Keywords: Yelena Skulskaya, Andrei Ivanov, identity
Contemporary methodologies increasingly tend towards interdisciplinarity. In the social sciences, mass culture and literature are gaining attention as new sources of knowledge. Looking at literature through the lens of the new methodological frameworks allows for a more comprehensive study of identities and their evolution. This article applies a new methodology of studying the national identity, developed by Ted Hopf and Bentley Allan in the framework of the project Making Identity Count: Building a National Identity Database, which makes it possible to examine the emergence and persistence of the concept of “a Russian from Russia” as “the Other” in the identity discourse of the Russian-speaking population in Estonia after the restoration of Estonian independence. The first part of this article focuses on identifying the initial stages of the formation of this idea in Estonian Russian-language magazines that covered literature and social issues – Tallinn and Raduga. The second part analyzes the works of the two most popular and well-known Russian-speaking authors – Yelena Skulskaya and Andrei Ivanov. The analysis in complemented by interviews with the writers and references to the works of other Russian-speaking authors.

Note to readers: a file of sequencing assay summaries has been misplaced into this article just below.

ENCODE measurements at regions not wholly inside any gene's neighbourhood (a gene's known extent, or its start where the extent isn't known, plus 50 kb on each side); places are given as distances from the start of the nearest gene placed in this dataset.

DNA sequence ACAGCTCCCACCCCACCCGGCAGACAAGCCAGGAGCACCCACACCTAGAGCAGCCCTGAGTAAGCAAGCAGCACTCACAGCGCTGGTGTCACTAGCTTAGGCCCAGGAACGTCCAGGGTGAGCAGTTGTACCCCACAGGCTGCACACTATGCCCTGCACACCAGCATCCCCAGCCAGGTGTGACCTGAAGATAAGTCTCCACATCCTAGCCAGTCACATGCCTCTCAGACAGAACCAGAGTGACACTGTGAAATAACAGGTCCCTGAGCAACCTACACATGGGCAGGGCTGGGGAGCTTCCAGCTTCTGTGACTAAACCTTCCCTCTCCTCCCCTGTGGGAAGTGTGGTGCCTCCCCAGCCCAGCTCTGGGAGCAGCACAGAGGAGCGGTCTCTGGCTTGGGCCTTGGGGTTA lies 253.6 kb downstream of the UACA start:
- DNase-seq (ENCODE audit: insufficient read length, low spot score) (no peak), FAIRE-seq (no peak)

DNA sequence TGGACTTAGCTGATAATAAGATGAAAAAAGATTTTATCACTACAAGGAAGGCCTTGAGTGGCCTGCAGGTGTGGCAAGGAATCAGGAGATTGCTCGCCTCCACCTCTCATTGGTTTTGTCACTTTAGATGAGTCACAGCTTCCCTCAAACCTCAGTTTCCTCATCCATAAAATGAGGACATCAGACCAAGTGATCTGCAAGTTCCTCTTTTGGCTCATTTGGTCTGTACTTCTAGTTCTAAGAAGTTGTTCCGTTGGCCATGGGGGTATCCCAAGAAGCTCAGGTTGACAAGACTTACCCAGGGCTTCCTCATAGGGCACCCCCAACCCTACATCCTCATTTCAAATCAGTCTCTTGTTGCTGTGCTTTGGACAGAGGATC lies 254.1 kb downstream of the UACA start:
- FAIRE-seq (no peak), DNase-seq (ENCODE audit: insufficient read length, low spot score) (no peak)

Elena Pavlova (b. 1975), PhD, University of Tartu, Faculty of Social Sciences, Johan Skytte Institute of Political Studies, Research Fellow (Lossi 36, 51003 Tartu), firstname.lastname@example.org